Canadian politician Charlie Angus made headlines recently for quitting Twitter. Apparently, Mr. Angus said that Twitter is like:
“Being badgered by a drunk on a 24-hour bus ride.”
Mr. Angus blamed the “dumbed-down nature of the conversation” for his departure from the social networking tool. The Globe and Mail quoted the politician as saying that “only about 5% of what he was seeing on the social network was worth it.”
My take: Mr. Angus’ comments made me wonder: HOW WOULD HE KNOW? After all: Mr. Angus ONLY FOLLOWS (uh, followed) 54 PEOPLE!
In statistical terms, this would be considered an insufficient sample size.
But this begs a deeper question: Who was Mr. Angus following, and what were they tweeting that led Mr. Angus to his conclusions about Twitter? A quick look at his Following reveals that he followed:
- HuffPost Canada. Well, this explains the “dumbed-down” comment.
- Not one, but two, Stephen Harper-parody accounts. What was Mr. Angus expecting from these accounts, deep philosophical discussions?
- Music Canada. According to its Twitter bio, it represents “Canada’s Major Labels.” I know I’m going to get some well-deserved grief for this comment, but — here goes: Canada has “major” record labels? Muwahahaha.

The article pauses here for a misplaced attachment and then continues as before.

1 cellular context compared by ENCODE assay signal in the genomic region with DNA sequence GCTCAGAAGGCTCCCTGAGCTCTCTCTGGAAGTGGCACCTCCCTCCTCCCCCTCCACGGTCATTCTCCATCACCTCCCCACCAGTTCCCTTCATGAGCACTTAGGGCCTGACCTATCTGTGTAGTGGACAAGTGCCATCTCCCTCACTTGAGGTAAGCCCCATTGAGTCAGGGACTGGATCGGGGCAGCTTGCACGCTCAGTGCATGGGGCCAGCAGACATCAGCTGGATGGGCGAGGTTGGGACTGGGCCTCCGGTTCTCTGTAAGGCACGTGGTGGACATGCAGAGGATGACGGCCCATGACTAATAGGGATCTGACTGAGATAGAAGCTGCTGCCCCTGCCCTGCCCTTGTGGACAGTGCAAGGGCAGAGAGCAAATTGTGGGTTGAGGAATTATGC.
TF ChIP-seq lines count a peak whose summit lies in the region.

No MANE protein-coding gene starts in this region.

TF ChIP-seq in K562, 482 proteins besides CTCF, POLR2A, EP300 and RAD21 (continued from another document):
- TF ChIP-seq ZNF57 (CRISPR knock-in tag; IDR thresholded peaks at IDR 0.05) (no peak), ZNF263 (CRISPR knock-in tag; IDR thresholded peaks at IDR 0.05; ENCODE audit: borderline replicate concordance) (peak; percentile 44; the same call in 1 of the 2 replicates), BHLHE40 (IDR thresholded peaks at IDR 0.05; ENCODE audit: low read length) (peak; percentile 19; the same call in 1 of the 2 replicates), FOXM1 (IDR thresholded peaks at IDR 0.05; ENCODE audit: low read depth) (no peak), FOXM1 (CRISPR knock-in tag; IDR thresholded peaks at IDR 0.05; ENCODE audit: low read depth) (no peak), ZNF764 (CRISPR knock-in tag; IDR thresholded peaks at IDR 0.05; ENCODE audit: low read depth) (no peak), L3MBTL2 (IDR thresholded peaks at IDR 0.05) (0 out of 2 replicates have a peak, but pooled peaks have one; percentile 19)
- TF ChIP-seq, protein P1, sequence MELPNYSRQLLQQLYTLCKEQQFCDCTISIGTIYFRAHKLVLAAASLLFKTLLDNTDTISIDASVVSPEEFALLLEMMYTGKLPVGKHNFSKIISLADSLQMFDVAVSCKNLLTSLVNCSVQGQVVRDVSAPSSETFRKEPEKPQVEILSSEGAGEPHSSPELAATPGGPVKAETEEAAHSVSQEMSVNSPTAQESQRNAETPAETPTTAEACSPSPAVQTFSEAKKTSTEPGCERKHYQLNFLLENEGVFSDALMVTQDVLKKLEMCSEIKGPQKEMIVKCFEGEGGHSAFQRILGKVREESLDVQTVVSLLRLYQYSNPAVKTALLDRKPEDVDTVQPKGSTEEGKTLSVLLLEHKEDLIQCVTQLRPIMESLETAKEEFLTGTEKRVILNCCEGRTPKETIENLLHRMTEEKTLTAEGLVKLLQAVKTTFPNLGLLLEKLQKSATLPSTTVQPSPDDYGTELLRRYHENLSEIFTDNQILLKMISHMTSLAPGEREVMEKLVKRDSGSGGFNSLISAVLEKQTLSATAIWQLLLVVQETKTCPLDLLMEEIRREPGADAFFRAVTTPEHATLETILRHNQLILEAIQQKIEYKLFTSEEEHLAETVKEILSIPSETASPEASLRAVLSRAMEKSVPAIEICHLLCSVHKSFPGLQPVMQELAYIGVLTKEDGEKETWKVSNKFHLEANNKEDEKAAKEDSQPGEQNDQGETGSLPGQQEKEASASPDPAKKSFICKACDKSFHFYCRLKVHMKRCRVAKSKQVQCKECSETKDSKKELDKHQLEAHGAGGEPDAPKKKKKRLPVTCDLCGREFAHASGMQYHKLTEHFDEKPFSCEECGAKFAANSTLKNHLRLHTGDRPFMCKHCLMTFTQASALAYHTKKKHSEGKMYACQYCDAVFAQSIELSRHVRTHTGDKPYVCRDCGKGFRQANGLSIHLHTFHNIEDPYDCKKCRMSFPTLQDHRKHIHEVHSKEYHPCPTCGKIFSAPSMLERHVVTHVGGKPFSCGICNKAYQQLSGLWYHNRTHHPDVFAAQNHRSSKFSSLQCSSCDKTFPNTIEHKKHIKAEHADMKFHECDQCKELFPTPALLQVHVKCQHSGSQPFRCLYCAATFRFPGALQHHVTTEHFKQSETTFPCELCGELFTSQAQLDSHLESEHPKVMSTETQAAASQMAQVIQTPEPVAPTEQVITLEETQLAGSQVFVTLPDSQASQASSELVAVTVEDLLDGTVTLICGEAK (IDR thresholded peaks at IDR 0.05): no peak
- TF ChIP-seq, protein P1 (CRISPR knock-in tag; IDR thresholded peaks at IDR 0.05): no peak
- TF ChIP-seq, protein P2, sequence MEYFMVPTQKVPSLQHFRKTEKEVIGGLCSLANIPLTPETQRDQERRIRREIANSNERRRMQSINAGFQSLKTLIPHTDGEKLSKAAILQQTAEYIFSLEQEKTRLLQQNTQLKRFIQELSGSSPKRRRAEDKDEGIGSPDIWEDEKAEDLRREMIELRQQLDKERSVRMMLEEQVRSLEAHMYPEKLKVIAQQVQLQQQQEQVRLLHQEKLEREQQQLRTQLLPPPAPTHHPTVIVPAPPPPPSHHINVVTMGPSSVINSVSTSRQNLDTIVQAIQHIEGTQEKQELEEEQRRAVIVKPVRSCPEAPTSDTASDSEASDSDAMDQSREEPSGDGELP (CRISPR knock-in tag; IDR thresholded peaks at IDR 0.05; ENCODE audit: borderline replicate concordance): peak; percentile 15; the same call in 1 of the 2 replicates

- @TallTree_1173 (Northern Ontario Turtle Island). @TallTree-1173 has only tweeted 357 times, and most of them are either tweets to, or retweets of, Will Smith.
Most the remaining accounts that Mr. Angus follows are political-related, so, really, is it any surprise that he would conclude the nature of the conversation on Twitter is dumbed-down?
Bottom line: There are two conclusions to take away from Mr. Angus’ departure from Twitter:
1. Your Twitter experience is dependent upon who you follow.
2. Despite his limited and skewed sample, Mr. Angus was right.